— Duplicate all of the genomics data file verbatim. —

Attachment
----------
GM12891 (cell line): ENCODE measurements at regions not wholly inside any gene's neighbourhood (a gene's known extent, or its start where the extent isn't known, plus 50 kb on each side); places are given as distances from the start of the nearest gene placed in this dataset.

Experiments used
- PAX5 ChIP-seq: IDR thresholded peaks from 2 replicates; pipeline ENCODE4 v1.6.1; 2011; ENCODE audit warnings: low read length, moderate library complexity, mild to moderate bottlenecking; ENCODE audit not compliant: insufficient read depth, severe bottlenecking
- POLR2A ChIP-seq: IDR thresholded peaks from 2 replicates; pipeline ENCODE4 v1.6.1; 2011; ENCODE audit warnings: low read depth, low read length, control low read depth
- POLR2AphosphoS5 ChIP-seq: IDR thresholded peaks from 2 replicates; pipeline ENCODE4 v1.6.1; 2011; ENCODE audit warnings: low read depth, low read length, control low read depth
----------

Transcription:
GM12891 (cell line): ENCODE measurements at regions not wholly inside any gene's neighbourhood (a gene's known extent, or its start where the extent isn't known, plus 50 kb on each side); places are given as distances from the start of the nearest gene placed in this dataset.

Experiments used
- PAX5 ChIP-seq: IDR thresholded peaks from 2 replicates; pipeline ENCODE4 v1.6.1; 2011; ENCODE audit warnings: low read length, moderate library complexity, mild to moderate bottlenecking; ENCODE audit not compliant: insufficient read depth, severe bottlenecking
- POLR2A ChIP-seq: IDR thresholded peaks from 2 replicates; pipeline ENCODE4 v1.6.1; 2011; ENCODE audit warnings: low read depth, low read length, control low read depth
- POLR2AphosphoS5 ChIP-seq: IDR thresholded peaks from 2 replicates; pipeline ENCODE4 v1.6.1; 2011; ENCODE audit warnings: low read depth, low read length, control low read depth